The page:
First, it can injure either your child or another child on the field. Imagine your child is running down a soccer field and accidentally collides with another player, their arms hitting each other before they separate. If your child is wearing a chunky bracelet or ring it could bruise the other player’s arm where it hits. Your child could also be hurt from the pressure of the bracelet being pushed into his or her own skin.

Earrings are also a bad idea and potentially painful if worn during sports. If a ball hits the side of the head just right this can sometimes rip an earring out of an earlobe, or at the very least drive the earring into the side of the neck behind it, which can be very painful.

If you watch rugby players, they often tape their ears down to decrease the chances of them being ripped off or damaged while playing. Imagine how much more dangerous it would be to wear earrings while playing a sport like that!

There is also a risk of jewelry being broken or damaged during contact sports, which is another reason playing with jewelry on is a bad idea. It’s best to just leave it off so there is no risk of damage to the jewelry or to the players.

 

https://quickjewelryrepairs.com/articles/kids-and-sports-when-to-

leave-the-jewelry-at-home/

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I wonder if Physical Education teachers force their students to remove all jewelry before their class? A dodgeball to the ear stud sounds as bad, if not worse, as a baseball to the helmet ear flap w/ stud underneath. But that’s just me, I’d hate to get caught up in parallel examples that get different standards, because......wait, what were we doing again? :rantoff :sarcasm


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No need to wonder any longer, Mr. Catch18. All you need do is search your local school district’s website to find out their policy. When I searched your question I immediately found the following for an elementary school in Sachem (New York, I think)--so it would appear our nation's school districts do consider things like this.

Dear Parents,

Welcome back to another school year!  We would like to take a minute to remind you about some of the guidelines of our department to ensure your child has a safe and enjoyable physical education experience…

JEWELRY
Our main issue is with JEWELRY!  Sachem policy is that jewelry is not permitted during physical education class. Our suggestion is that your child does not wear jewelry on days they have physical education class.  Often times they take off a piece of jewelry, forget it, and then it ends up getting lost.  If your son/daughter must wear jewelry to school, we ask that they leave it in their classroom. Again, this is so they do not lose it in gym.

We understand that this is difficult for young children to take their earrings in and out.  If this is an issue with your child, they are permitted to bring in BAND-AIDS and cover their POST earrings.  We ask that you send them to school with a carton of small band-aids that they can leave in their desk.  Hoop earrings, no matter the size, are not allowed to be worn because they become dangerous for both your child and the children around them.  If your child comes to PE with earrings in (and they are not covered), and they cannot be taken out unfortunately, they will not be allowed to participate that day
.

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@SeeingEyeDogis absolutely correct on this.  Maybe the rule is 'stupid' or 'needs to be changed'.  But it hasn't and at the HS level here's why:  Teenagers are idiots. Imagine, if you will, what symbols, slogans, offensive items etc., would be dangling from someones neck. Go ahead and let your mind wander...now up Flavo Flav.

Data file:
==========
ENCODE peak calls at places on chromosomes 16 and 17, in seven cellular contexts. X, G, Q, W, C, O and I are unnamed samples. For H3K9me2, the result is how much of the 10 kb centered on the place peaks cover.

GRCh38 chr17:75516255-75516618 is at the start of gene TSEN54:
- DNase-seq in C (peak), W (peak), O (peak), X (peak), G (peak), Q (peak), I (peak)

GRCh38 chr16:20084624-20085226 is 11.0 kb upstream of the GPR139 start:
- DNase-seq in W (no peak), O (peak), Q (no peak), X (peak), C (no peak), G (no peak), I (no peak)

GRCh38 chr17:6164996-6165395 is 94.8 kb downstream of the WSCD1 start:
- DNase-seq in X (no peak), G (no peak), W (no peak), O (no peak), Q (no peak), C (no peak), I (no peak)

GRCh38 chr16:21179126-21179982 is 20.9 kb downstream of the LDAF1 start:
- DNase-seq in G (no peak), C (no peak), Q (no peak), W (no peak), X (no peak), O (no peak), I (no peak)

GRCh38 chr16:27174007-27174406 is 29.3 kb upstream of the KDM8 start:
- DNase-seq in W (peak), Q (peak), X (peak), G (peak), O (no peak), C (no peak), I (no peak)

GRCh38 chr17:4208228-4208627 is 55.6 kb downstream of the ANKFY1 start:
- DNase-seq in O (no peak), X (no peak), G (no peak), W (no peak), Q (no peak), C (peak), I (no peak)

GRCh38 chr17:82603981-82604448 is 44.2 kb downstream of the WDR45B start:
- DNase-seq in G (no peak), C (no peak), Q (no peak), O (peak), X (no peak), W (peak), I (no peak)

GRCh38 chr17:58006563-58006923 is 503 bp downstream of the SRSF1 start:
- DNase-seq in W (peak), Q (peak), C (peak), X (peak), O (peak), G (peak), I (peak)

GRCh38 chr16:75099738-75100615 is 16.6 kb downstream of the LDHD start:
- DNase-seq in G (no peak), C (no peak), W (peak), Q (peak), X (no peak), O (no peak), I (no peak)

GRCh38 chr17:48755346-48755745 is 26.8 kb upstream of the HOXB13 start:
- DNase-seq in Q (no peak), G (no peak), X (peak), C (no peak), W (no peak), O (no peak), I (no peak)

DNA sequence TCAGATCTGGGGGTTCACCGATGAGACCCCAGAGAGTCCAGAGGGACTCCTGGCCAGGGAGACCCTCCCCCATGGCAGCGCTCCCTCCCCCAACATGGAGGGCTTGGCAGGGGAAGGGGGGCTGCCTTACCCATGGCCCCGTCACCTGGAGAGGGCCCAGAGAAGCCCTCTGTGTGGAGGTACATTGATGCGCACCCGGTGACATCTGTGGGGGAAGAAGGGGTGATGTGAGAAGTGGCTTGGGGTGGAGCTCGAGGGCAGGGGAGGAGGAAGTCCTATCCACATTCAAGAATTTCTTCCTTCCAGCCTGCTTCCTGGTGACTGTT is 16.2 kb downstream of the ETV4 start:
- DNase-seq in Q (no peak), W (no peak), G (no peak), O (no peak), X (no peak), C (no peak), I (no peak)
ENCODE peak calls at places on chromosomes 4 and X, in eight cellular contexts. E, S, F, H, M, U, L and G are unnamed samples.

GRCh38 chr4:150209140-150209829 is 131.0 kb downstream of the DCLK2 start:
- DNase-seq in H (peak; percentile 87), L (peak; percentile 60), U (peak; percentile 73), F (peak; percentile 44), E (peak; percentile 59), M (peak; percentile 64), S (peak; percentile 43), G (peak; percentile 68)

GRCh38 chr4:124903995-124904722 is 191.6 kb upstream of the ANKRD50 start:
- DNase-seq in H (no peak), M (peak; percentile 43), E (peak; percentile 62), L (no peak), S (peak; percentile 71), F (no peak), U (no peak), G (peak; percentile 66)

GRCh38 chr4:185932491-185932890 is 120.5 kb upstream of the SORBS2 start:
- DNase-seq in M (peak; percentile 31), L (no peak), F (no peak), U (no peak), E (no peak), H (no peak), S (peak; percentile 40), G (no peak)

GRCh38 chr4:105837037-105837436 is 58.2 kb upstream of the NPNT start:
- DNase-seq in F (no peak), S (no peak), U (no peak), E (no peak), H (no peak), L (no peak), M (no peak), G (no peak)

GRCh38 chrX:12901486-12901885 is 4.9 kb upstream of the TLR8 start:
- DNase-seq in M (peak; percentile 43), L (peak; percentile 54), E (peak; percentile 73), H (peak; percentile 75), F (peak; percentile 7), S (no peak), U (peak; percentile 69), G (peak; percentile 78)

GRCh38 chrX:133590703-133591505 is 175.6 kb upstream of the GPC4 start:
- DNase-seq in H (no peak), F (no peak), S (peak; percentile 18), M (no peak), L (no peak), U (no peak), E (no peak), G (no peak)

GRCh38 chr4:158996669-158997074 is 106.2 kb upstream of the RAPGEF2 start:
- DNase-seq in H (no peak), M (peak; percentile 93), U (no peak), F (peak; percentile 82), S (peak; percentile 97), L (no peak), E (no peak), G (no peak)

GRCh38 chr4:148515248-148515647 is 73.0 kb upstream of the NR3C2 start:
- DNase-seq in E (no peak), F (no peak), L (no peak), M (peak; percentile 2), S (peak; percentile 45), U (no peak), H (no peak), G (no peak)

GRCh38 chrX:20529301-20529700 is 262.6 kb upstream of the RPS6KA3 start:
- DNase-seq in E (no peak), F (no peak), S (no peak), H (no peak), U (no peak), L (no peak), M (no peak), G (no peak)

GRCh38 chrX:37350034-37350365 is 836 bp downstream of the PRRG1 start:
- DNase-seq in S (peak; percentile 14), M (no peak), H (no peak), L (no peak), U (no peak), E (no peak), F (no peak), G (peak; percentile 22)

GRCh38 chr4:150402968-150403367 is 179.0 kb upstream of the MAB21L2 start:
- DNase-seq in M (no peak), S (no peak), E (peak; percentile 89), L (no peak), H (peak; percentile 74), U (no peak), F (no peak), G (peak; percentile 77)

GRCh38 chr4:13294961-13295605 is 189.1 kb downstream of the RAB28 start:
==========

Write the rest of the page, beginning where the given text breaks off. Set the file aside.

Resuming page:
So we get rid of the rule and now we have another job, instead of no jewelry, period, now we have to make sure the jewelry is appropriate and not 'offensive' and knowing FED is the correct size (so make sure and bring a tape measure in your ball bag) and color.

I respectfully suggest the question should not be why isn't it allowed...it should be why the heck do you need it while playing baseball.

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No need to wonder any longer, Mr. Catch18. All you need do is search your local school district’s website to find out their policy. When I searched your question I immediately found the following for an elementary school in Sachem (New York, I think)--so it would appear our nation's school districts do consider things like this.
Dear Parents,

Welcome back to another school year!  We would like to take a minute to remind you about some of the guidelines of our department to ensure your child has a safe and enjoyable physical education experience…
JEWELRY
Our main issue is with JEWELRY!  Sachem policy is that jewelry is not permitted during physical education class. Our suggestion is that your child does not wear jewelry on days they have physical education class.  Often times they take off a piece of jewelry, forget it, and then it ends up getting lost.  If your son/daughter must wear jewelry to school, we ask that they leave it in their classroom. Again, this is so they do not lose it in gym.

We understand that this is difficult for young children to take their earrings in and out.  If this is an issue with your child, they are permitted to bring in BAND-AIDS and cover their POST earrings.  We ask that you send them to school with a carton of small band-aids that they can leave in their desk.  Hoop earrings, no matter the size, are not allowed to be worn because they become dangerous for both your child and the children around them.  If your child comes to PE with earrings in (and they are not covered), and they cannot be taken out unfortunately, they will not be allowed to participate that day.

If you can demonstrate how band-aids will prevent injury, I’ll believe you that this policy does anything for safety.